Home Business News CVS to Close 900 Brick-and-Mortar Stores

CVS to Close 900 Brick-and-Mortar Stores

CVS Pharmacy interior

THE DAILY SCOPE, 11/18/21: If the proliferation of drugstores on nearly every other corner gets you down, then you’ll be happy to know that CVS will be closing 900 locations over the next three years. It’s part of parent company CVS Health’s strategy to transform its brick-and-mortar retail stores from being merely pharmacies that also sell sundries, consumer packaged goods, groceries, batteries, chargers, cables, cameras, and other small electronics into bonafide medical health facilities.  Remaining stores will be reimagined and redesigned as HealthHUBs where consumers can see their primary care physicians and mental health specialists and get diagnostic tests. Suddenly Abbott President and CEO Robert Ford’s keynote at CES 2022 doesn’t seem so out of place, because a big part of retail’s future will also be healthcare. It’ll be interesting to see how CVS implements self-check-out style technology for diagnostics—that only seems like a matter of time as increasingly telemedicine-savvy consumers learn how to interface with remote doctors.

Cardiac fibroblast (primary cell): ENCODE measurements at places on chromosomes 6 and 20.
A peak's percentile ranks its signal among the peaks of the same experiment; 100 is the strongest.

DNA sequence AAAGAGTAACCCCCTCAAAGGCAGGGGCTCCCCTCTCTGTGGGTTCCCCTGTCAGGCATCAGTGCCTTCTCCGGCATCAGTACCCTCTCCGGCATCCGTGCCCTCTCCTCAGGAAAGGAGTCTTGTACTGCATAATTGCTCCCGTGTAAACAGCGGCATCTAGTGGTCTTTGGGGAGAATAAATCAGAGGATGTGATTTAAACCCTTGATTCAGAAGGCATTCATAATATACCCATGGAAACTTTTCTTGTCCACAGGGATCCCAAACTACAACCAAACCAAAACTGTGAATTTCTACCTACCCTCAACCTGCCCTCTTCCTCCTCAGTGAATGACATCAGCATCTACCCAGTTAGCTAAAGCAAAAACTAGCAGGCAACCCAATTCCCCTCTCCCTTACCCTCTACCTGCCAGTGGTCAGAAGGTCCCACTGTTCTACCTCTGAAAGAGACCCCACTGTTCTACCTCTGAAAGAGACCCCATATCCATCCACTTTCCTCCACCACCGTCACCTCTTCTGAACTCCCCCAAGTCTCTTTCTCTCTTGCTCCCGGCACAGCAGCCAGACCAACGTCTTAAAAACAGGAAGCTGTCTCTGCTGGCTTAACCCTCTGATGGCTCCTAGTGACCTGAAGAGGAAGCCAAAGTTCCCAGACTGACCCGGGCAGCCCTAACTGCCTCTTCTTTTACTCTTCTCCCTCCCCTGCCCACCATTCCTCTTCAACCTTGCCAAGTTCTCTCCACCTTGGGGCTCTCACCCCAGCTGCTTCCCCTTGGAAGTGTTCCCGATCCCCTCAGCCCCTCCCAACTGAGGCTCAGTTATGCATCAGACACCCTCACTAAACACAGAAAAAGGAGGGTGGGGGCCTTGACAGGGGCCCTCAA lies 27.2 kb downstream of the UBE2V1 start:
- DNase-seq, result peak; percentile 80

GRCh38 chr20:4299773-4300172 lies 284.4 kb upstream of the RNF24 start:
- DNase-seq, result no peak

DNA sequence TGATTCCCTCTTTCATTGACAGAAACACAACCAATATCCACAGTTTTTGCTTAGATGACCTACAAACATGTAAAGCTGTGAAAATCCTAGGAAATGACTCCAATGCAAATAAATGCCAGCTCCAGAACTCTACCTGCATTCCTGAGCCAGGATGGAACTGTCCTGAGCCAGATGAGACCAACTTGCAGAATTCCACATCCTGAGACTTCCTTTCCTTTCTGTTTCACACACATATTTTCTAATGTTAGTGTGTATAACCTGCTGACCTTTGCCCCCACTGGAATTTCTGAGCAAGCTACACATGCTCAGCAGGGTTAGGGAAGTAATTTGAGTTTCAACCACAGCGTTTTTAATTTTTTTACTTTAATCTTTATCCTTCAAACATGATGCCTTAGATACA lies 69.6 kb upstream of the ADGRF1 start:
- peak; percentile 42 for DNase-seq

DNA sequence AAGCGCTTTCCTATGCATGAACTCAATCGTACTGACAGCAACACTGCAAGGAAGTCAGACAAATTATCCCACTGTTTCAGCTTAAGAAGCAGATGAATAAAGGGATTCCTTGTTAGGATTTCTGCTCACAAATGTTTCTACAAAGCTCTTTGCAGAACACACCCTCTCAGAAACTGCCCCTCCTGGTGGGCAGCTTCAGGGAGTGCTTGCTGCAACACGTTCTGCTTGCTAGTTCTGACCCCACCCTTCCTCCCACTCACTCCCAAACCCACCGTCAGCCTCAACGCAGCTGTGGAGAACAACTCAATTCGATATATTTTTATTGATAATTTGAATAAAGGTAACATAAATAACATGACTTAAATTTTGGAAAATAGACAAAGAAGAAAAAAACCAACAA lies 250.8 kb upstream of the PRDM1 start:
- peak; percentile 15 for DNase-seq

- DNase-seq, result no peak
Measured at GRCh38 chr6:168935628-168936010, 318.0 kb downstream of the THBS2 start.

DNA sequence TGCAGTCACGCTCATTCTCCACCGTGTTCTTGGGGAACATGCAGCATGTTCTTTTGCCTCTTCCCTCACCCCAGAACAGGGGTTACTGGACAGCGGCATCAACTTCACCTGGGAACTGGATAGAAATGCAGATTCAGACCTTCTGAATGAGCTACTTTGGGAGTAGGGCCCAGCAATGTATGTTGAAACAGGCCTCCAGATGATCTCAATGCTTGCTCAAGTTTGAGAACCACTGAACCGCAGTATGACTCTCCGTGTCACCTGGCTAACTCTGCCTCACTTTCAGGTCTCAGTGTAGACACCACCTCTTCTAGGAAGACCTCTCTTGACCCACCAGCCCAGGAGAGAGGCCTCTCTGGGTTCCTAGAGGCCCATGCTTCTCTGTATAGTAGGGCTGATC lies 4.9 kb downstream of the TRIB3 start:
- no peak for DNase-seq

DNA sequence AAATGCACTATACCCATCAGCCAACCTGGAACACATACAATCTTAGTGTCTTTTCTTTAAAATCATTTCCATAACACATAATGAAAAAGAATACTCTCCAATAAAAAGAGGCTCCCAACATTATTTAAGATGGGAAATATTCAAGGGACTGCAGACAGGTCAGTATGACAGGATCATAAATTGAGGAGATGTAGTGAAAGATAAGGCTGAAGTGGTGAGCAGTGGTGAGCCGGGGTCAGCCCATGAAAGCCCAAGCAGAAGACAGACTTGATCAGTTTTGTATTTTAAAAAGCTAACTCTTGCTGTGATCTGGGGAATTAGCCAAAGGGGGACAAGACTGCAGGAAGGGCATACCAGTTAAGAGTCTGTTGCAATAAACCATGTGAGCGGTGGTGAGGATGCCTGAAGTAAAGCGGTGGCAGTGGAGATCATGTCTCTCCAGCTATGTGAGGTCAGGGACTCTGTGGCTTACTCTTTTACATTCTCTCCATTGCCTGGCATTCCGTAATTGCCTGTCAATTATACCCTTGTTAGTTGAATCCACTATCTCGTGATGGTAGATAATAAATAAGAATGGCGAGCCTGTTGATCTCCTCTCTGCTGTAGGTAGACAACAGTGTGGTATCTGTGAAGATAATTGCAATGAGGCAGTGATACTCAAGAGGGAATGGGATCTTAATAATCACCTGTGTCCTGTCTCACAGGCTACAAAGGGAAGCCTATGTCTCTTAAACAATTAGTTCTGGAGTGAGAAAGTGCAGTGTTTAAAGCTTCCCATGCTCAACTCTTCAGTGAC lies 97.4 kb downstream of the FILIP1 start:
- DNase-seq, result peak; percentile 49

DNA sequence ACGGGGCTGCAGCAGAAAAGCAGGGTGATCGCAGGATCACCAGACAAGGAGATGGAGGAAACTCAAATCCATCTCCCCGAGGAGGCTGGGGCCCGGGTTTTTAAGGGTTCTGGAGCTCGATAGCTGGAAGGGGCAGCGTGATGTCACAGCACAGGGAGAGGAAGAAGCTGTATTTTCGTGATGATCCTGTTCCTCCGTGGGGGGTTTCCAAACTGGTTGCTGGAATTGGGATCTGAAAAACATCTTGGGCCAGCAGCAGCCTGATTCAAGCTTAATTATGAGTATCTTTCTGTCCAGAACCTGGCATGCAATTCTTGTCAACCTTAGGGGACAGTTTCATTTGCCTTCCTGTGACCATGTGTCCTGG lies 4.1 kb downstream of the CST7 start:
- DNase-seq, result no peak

The L.A. Auto Show this week has resumed as an in-person event – the first one in two years – and trucks and EVs are a big part of the announcements. We haven’t heard too much in terms of EV delivery and other supply chain angles, but we’ll keep you posted. In the meantime, the INDI One Electric Car concept that was demoed at the show is intriguing from a BOPIS and curbside shopping angle. Optimized for access to social media and entertainment, the autonomous INDI One is decked out with screens, cameras, and connectivity. One could imagine location-based e-commerce – especially of the curbside variety — taking place while riders are being chauffeured around. What’s more, if livestream shopping takes off, this connected social media studio of a car could also serve as a roaming retailer on wheels, ready to demo products live and only the fly and then deliver them on the fly. It’s not as far-fetched as it sounds; even without gridlock in the middle of a pandemic, consumers got accustomed to getting deliveries and not having to get in their cars. This just adds an extra layer of real-time customer service to the endeavor.


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